Further adding to the extent of Jung’s professional duties, the compiling and editing of the / Jahrbuch that had been decided upon at Salzburg required some effort, and meanwhile the preparation and organization of a second Congress of Psychoanalysts had also become necessary.
Moreover it should not be forgotten that the young father had his three children, Agathe, Greta, and Franz, to look after, and a fourth child was already on the way.
Duties of quite another sort arose for the doctor in consequence of his permanent status in the military reserves, for he had to go on field maneuvers for
some weeks every year, which time always had to be reconciled with the rest of his calendar.
Jung knew from experience that conflicts could not always be avoided, for instance when in the midst of his conference preparations, on 8 March, he
was called to Chicago for about a week by his patient Harold McCormick-a second trip to America.
Of course he arranged for a substitute: the young Dr. Honegger took over his patients, and Emma Jung stepped in to do all that could be asked of the head secretary of a doctor with an international clientele.
The experiment succeeded, plunging the master in Vienna into distinct agitation.
He was anxious for Jung’s prompt return and confided in the Swiss clergyman Oskar Pfister: “What will happen if my Zurichers forsake me?”
A word of ill omen!
But things did not-yet-go so far as this.
In fact the psychoanalytical conference took place as planned on 3 0 and 3 1 March 1910 in the Grand Hotel in Nuremberg, Freud made some introductory remarks on the future prospects of psychotherapy; Abraham, Honegger, Ferenczi, Adler, Stekel, and Maeder gave reports.
Jung reported on the Clark conference, as one who had just completed his second, albeit very short, stay in America, thus providing the virtue of immediacy.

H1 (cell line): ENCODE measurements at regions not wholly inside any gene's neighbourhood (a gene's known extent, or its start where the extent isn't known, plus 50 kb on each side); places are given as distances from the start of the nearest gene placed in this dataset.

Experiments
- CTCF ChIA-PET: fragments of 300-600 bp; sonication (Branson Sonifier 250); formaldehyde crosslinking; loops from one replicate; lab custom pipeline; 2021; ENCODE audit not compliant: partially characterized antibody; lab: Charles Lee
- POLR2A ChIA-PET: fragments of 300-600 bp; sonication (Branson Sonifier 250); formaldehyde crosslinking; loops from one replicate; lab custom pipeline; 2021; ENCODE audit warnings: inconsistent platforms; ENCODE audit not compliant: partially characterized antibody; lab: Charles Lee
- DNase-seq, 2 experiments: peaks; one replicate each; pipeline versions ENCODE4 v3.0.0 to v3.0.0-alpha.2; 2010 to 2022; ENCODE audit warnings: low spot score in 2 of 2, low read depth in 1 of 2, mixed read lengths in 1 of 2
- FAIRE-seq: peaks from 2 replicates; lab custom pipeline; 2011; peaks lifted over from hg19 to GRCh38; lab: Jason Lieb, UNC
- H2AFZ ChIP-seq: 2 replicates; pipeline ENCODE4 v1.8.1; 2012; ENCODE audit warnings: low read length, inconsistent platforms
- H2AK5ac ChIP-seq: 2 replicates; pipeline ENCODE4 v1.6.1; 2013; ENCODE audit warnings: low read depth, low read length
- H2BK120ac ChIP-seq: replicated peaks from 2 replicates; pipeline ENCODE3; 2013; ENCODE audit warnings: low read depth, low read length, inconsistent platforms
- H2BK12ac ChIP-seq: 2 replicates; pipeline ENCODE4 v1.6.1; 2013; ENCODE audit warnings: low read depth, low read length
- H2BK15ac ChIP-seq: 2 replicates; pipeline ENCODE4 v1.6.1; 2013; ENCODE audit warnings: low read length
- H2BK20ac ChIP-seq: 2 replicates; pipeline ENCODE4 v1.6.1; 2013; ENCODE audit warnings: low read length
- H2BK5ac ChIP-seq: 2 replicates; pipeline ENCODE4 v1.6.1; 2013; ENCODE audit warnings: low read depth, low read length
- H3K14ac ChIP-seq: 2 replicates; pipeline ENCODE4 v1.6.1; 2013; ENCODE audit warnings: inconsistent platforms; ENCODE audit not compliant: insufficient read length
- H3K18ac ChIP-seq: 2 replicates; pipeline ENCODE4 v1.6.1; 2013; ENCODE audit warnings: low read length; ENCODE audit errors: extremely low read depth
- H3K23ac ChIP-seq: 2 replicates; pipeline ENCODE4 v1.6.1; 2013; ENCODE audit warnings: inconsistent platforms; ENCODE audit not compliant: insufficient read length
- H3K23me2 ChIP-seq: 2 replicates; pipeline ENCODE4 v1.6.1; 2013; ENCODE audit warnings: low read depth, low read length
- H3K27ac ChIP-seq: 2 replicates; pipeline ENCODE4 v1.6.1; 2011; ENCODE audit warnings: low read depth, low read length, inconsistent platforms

One notable result of the Nuremberg Congress was the establishment of the International Psychoanalytic Association, with C. G. Jung as its president and its headquarters at the president’s home, and thus not in Vienna but-for about four more years-in Zurich and Kusnacht.
In addition the existing Jahrbuch was supplemented by the monthly newsletter Zentralblatt for Psychoanalyse-Medizinische Monatsschrift fur Seelenforschung.
What went on behind the scenes has been preserved in differing versions and sheds light on the predicament in which Freud found himself.
His concern was that he would be forced by necessity into having to represent psychoanalysis to the world without the Zurich contingent.
In order to be able to present a personality as well-known as he was circumspect, and who was furthermore not of Jewish descent, the choice fell as one might expect on C.G. Jung, for an initial term of two years.
A few days after the congress Freud wrote to Ferenczi, one of the very few-next to Jung-in whom he placed his undivided trust:
“With the Nuremberg meeting our movement’s infancy comes to a close; this is my impression. I hope that now there will come a rich and handsome youth. ”
All in all, it was a hope that was belied by the actual developments of the next few years.
For the psychoanalytical movement these years were marked by the famous secessions, the withdrawals first of Alfred Adler and then Wilhelm Stekel.
The correspondence between Freud and Jung, for the most part with great candidness, documents the persistent tensions that existed especially within
the Vienna group, but also in the wider ranks of the young psychoanalytic movement, which despite furious assaults gained ground continually in the psychiatric profession as well as in public opinion.
On European soil, alongside Vienna and Zurich, local groups sprang up in Berlin, Munich, London, and Budapest, and they were joined by psychoanalytic associations in the United States.